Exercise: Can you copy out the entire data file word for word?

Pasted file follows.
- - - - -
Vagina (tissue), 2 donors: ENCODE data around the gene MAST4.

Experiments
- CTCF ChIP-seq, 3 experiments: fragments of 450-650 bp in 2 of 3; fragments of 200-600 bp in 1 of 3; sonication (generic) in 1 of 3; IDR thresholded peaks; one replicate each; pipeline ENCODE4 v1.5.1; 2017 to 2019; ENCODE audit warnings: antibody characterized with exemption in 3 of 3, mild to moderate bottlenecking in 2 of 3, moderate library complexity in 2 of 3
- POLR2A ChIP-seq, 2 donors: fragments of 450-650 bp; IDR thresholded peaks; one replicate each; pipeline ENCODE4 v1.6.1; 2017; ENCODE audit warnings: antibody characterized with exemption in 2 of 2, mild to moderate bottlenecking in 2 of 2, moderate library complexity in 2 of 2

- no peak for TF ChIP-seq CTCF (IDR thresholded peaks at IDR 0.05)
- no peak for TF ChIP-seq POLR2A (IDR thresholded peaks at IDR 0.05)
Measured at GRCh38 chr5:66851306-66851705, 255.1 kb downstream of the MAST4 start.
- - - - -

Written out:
Vagina (tissue), 2 donors: ENCODE data around the gene MAST4.

Experiments
- CTCF ChIP-seq, 3 experiments: fragments of 450-650 bp in 2 of 3; fragments of 200-600 bp in 1 of 3; sonication (generic) in 1 of 3; IDR thresholded peaks; one replicate each; pipeline ENCODE4 v1.5.1; 2017 to 2019; ENCODE audit warnings: antibody characterized with exemption in 3 of 3, mild to moderate bottlenecking in 2 of 3, moderate library complexity in 2 of 3
- POLR2A ChIP-seq, 2 donors: fragments of 450-650 bp; IDR thresholded peaks; one replicate each; pipeline ENCODE4 v1.6.1; 2017; ENCODE audit warnings: antibody characterized with exemption in 2 of 2, mild to moderate bottlenecking in 2 of 2, moderate library complexity in 2 of 2

- no peak for TF ChIP-seq CTCF (IDR thresholded peaks at IDR 0.05)
- no peak for TF ChIP-seq POLR2A (IDR thresholded peaks at IDR 0.05)
Measured at GRCh38 chr5:66851306-66851705, 255.1 kb downstream of the MAST4 start.